Perennial herbs to 3 m tall, sometimes epiphytic. Stems terete or more usually angled to ridged, green or sometimes tinged purplish green, usually lax and somewhat scrambling, glabrescent to sparsely pubescent with antrorse simple eglandular uniseriate trichomes to 1 mm long, these white when dry and usually somewhat curved, occasionally on older stems the trichome bases enlarged and forming spinescent processes; new growth more densely pubescent. Sympodial units difoliate, geminate or not, the leaves if paired of similar size and shape. Leaves simple, (1.5)4-10.5(15) cm long, (0.5)2-5(7.5) cm wide, elliptic to elliptic ovate, membranous; surfaces sparsely to moderately pubescent with simple eglandular uniseriate trichomes to 1 mm long, these denser on the veins and abaxially; principal veins 5-6 pairs; base abruptly attenuate, usually decurrent on the petiole; margins entire to sinuate or dentate, the teeth irregular and unevenly spaced, often larger in the basal half of the lamina; apex acute or occasionally acuminate; petiole 0.5-2 cm long, sparsely pubescent like the stems and leaves. Inflorescence 1-3.5 cm long, lateral and internodal, unbranched to occasionally forked, with (2)5-10 flowers clustered at the tip (sub-umbelliform) or spaced along the rhachis (depending on inflorescence age), sparsely pubescent with antrorse simple eglandular trichomes like the stems; rhachis 0.3-1 cm long; peduncle 1-2.5 cm long, slender, spreading; pedicels 0.4-0.7 cm long, slender and threadlike, spreading at anthesis, ca. 1 mm in diameter at the base, ca. 0.5 mm in diameter at the apex, sparsely pubescent like the inflorescence axis. Buds ellipsoid with blunt tips, the corolla strongly exserted from the calyx tube long before anthesis. Flowers 5-merous, all perfect. Calyx tube 1-1.2 mm, conical, the lobes 0.5-0.8(1) mm long, 0.5-1 mm wide, broadly deltate to deltate, the apices acute or occasionally somewhat rounded. Corolla 8-10 mm in diameter, white or less often pale purple, with a green or yellow-green (very occasionally dark purple) central portion near the base of the lobes, stellate, lobed ca. 3/4 of the way to the base, the lobes 3-4 mm long, 1.5-2 mm wide, narrowly triangular, reflexed or spread ing, densely papillate abaxially, the papillae ca. 0.1 mm long, denser at the tips and margins. Stamens equal; filament tube minute; free portion of the filaments 0.5-2 mm long, densely pubescent adaxially with tangled simple trichomes; anthers 2-2.8(3) mm long, 1-1.1 mm wide, yellow, ellipsoid or narrowly ellipsoid, sagittate at the base, poricidal at the tips, the pores lengthening to slits with age. Ovary globose, glabrous; style 3.5-5 mm long, usually somewhat curved, often exserted from the bud before anthesis, densely pubescent in the basal 2/3 (the portion inside the anther cone), exserted from the anther cone; stigma minutely capitate, the surface papillose. Fruit a globose berry, 6-8 mm in diameter, dull green to purplish black at maturity, opaque, the pericarp thin and usually matte but sometimes slightly shiny; fruiting pedicels 10-12 mm long, ca. 0.5 mm in diameter at the base, ca. 1 mm in diameter at the apex, not markedly woody, spreading, dropping with mature fruits or occasionally remaining on the inflorescence rhachis; fruiting calyx not accrescent, tube ca. 1 mm long, the lobes 0.5-1.1 mm long, spreading and appressed to the berry, very occasionally somewhat reflexed. Seeds (5)10-50 per berry, 1.2-1.5 mm long, 1-1.1 mm wide, tear-drop shaped, pale brown to yellow, the surfaces minutely pitted, the testal cells square or pentagonal in shape, becoming elongate and rectangular near the subapical hilum. Stone cells 4-13, mostly commonly 5 or 6, rather large ca. 0.5 mm in diameter. Chromosome number: 2n =2 × =24 ( Heiser 1955 as S. costaricense ; Heiser et al. 1965 as S. amethystinum ).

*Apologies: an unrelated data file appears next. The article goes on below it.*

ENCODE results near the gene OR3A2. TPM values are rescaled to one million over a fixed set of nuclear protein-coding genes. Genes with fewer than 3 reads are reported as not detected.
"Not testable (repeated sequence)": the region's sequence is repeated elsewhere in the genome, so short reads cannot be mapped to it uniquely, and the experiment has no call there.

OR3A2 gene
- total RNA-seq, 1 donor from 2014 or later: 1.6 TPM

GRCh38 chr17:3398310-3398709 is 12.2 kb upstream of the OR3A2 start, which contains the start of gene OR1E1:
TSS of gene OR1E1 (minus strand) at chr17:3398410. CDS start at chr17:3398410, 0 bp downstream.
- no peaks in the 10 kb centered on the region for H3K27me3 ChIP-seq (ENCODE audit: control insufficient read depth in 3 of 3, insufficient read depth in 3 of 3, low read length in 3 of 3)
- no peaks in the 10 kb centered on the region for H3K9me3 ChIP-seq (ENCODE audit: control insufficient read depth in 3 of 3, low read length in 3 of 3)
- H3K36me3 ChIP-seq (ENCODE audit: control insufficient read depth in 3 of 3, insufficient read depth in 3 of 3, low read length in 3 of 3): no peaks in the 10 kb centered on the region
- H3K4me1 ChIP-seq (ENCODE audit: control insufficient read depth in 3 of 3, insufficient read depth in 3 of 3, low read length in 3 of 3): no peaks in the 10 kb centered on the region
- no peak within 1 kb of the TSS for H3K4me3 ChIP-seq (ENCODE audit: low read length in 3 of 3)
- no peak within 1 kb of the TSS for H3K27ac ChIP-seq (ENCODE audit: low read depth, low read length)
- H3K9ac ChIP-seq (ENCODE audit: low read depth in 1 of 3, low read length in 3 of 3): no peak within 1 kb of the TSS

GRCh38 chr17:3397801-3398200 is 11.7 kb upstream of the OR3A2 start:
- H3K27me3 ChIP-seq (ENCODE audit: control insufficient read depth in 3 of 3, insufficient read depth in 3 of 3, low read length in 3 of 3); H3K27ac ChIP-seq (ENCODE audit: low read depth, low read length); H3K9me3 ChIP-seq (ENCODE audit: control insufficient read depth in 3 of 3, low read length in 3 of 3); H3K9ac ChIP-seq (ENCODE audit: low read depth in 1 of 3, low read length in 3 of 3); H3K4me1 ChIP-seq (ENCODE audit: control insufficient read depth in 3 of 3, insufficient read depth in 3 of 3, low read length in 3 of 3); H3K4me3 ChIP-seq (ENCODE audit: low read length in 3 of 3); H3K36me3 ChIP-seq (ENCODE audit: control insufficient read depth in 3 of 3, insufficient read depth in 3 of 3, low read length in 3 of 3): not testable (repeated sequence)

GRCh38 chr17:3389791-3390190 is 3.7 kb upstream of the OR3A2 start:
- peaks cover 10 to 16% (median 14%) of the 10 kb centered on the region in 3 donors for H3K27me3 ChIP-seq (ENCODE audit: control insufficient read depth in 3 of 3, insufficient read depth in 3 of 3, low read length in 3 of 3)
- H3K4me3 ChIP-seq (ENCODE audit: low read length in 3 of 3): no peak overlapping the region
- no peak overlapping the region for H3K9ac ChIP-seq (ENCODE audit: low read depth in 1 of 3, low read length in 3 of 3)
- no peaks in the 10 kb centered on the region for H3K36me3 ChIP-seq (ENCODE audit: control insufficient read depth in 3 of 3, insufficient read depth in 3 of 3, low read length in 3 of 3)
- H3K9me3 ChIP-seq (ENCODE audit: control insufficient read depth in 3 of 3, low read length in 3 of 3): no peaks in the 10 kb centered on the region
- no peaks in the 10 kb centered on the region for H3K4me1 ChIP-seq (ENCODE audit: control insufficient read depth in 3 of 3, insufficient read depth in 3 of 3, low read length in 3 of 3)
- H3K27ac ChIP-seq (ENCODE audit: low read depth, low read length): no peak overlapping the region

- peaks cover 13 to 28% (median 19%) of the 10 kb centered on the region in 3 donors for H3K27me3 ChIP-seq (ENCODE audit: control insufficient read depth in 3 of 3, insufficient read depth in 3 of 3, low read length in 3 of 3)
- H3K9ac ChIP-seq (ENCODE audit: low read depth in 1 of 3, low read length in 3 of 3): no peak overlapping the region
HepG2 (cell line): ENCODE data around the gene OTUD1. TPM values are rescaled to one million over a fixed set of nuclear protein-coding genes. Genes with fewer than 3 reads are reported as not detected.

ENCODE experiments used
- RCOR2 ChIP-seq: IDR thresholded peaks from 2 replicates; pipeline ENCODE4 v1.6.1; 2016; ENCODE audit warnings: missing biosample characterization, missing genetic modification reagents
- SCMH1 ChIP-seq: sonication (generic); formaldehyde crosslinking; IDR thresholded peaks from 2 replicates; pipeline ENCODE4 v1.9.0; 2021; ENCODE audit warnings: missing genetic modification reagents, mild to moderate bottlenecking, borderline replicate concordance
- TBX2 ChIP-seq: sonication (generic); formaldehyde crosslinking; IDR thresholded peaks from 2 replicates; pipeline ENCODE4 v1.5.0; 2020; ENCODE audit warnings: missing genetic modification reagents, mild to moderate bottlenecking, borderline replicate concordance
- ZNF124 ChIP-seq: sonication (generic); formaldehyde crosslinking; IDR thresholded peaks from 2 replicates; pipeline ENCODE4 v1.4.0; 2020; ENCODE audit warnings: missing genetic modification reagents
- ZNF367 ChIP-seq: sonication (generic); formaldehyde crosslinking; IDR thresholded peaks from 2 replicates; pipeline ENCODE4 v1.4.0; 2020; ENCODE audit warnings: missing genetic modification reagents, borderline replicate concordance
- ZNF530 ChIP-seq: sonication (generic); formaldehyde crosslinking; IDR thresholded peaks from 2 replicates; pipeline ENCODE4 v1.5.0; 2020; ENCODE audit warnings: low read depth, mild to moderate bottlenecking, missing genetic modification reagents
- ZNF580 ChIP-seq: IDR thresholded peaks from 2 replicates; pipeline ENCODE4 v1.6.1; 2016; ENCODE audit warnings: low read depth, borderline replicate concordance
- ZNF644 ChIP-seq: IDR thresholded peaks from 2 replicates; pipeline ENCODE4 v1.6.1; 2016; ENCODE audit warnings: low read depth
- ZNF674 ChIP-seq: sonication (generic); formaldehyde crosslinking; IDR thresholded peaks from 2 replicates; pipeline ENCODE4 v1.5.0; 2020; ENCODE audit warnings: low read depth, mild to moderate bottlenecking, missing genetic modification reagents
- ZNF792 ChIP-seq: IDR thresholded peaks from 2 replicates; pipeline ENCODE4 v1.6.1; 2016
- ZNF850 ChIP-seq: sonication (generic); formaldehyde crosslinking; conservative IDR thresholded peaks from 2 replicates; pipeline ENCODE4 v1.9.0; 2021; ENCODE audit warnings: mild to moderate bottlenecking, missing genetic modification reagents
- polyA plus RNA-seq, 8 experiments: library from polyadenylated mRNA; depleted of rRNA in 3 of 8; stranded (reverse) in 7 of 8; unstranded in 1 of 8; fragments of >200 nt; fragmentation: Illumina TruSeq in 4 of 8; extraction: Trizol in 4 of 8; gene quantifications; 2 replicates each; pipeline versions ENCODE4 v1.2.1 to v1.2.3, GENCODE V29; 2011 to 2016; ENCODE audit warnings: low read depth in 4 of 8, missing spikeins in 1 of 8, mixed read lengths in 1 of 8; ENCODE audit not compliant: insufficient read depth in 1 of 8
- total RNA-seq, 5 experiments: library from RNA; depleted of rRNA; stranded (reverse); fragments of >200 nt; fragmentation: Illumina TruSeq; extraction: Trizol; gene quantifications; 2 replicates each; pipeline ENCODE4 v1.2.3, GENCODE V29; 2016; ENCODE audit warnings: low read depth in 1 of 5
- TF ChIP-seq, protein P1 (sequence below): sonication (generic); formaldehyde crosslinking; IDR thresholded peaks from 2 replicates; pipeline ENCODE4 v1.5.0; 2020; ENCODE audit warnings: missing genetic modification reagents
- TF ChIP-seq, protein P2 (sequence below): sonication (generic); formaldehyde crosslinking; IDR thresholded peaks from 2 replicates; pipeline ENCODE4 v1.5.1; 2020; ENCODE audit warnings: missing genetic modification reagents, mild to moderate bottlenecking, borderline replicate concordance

(Figure 29 View Figure 29 ) Solanum nigrescens is a widespread species ranging from the southeastern United States of America through Central America, northern South America, and the Caribbean; in the southeastern United States of America it is found along the Gulf Coast and slightly inland but does not extend to the Great Plains.


Solanum nigrescens is most commonly collected from open areas in cloud forests, deciduous forests and pine forests between sea level and 3,000 m elevation in the region, but most common at lower elevations (ca. 1500 m) in Central America.

Common names.